Proposals should address one or several of the following domains:
―Traffic and travel avoidance: planning and location policy; innovative demand management approaches while providing citizens, businesses and organisations with minimum levels of access; less car dependent lifestyles.
―Optimising the use of existing infrastructure and vehicles: this may include smart pricing of parking, public transport and road use; increasing load factors and making the last mile more efficient in urban freight transport; integration between urban freight and passengers transport networks within appropriate city and transport planning governance; innovative use of passenger transport means; planning for increasing the resilience of the urban transport system to extreme weather events.
―Optimising design and use of multi-modals hubs and terminals for passengers and freight; integration of systems, (sustainable) modes and 'mobility as a service', more efficient transfers; transformation of districts; multi-purpose use of space for vehicles.
―Supporting modal shift towards more efficient modes: increased walking and cycling; urban waterborne transport; mobility management and travel awareness; increased attractiveness of public transport; new coordination and service concepts.
―New governance models for freight and passenger transport: better coordination and cooperation; synergies between passenger and freight transport; stakeholder engagement; public consultation and participation; education and training, policy transfer.
ITS solutions are covered in other topics of the Transport Challenge Work Programme and in other parts of Horizon 2020, but the integration of IT and ITS enablers for urban mobility measures needs to be fully considered.
The Commission considers that proposals requesting a contribution from the EU of between EUR 2 to 5 million each would allow this specific challenge to be addressed appropriately. Nonetheless, this does not preclude submission and selection of proposals requesting other amounts.
Many innovative solutions (supported by STEER[[Transport Strand of the Intelligent Energy Europe Programme.]], CIVITAS, national, regional, local, international and other initiatives) for sustainable urban mobility were locally developed or developed as self-standing projects in a variety of social, economic and geographical contexts. The specific challenge is to increase the take up of innovative solutions by transferring them to new contexts and studying and comparing the impacts. Special attention should be paid to social issues and implications. Where relevant, potential gender differences should be investigated.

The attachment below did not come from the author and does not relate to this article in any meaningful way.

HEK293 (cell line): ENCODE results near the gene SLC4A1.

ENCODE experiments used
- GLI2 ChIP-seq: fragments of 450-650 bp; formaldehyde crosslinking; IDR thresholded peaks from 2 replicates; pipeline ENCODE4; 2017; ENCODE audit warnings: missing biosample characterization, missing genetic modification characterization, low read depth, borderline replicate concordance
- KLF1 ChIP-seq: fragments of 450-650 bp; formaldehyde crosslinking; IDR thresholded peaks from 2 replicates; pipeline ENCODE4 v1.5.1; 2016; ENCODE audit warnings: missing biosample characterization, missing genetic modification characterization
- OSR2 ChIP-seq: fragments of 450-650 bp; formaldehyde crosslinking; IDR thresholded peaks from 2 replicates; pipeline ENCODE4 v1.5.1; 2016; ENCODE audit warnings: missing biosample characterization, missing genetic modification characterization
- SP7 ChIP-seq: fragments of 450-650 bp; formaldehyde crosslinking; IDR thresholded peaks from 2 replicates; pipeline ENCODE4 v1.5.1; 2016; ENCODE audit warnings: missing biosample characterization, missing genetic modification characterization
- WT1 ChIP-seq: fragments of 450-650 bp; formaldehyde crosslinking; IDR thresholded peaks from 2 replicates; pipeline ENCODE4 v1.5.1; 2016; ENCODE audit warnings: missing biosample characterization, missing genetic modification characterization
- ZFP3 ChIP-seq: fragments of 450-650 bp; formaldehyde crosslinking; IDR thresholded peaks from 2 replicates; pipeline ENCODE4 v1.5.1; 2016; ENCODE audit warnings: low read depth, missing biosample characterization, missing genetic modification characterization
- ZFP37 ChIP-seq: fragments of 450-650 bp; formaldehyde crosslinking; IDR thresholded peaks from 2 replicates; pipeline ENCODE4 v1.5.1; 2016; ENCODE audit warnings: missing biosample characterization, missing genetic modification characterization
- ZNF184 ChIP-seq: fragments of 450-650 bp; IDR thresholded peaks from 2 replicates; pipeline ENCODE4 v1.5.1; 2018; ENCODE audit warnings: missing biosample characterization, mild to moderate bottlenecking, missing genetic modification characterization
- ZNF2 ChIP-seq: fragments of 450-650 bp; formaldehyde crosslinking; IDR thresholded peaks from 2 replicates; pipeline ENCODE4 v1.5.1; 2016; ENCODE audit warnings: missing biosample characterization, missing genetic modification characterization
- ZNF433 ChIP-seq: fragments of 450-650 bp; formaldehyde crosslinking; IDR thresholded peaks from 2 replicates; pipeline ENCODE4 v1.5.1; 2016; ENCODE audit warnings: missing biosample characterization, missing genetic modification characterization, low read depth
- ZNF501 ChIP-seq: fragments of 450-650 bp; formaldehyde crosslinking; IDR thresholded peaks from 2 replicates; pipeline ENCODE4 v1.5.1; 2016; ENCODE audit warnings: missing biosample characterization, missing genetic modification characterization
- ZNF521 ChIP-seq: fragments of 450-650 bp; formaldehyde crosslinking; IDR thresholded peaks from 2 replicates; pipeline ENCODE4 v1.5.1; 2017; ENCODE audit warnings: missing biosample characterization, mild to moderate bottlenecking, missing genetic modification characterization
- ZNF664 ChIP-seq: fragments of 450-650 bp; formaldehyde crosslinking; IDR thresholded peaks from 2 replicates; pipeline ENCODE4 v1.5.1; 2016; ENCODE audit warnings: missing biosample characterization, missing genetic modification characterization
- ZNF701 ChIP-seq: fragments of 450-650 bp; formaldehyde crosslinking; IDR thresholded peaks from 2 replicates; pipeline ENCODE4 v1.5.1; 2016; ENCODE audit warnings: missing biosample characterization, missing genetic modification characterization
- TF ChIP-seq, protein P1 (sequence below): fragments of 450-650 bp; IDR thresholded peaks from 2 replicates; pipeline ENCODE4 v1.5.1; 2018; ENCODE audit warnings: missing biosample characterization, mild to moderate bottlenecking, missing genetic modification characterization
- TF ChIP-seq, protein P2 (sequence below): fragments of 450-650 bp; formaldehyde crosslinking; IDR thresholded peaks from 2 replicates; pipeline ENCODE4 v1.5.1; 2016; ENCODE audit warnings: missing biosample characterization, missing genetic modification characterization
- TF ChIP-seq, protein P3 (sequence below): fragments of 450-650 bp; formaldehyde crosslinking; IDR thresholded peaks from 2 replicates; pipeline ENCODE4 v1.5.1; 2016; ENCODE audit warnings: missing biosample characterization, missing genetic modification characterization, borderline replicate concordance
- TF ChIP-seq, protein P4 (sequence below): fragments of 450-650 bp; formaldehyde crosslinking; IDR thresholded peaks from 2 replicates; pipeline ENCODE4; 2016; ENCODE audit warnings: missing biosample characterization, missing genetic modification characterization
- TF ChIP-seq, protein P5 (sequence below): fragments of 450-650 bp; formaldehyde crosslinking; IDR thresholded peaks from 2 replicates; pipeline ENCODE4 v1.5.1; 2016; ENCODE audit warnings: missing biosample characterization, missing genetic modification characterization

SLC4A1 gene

Actions should demonstrate successfully transfer a single solution/approach or limited package of mutually reinforcing solutions/approaches from a small number of locations in Europe (indicatively not more than five) to at least ten new locations in Europe.
Building on clear commitments from action participants for a further Europe-wide take-up and rollout of results during and following the actions, they will result in new insights into the practical transferability of innovative solutions/approaches.
Actions will demonstrate how their activities will lead to faster, more cost-effective and larger scale deployment of a range of innovative (technological and non-technological) solutions/approaches to achieve sustainable mobility in urban areas. Possible (technological and non-technological) barriers and ways to overcome them should be identified and addressed by actions.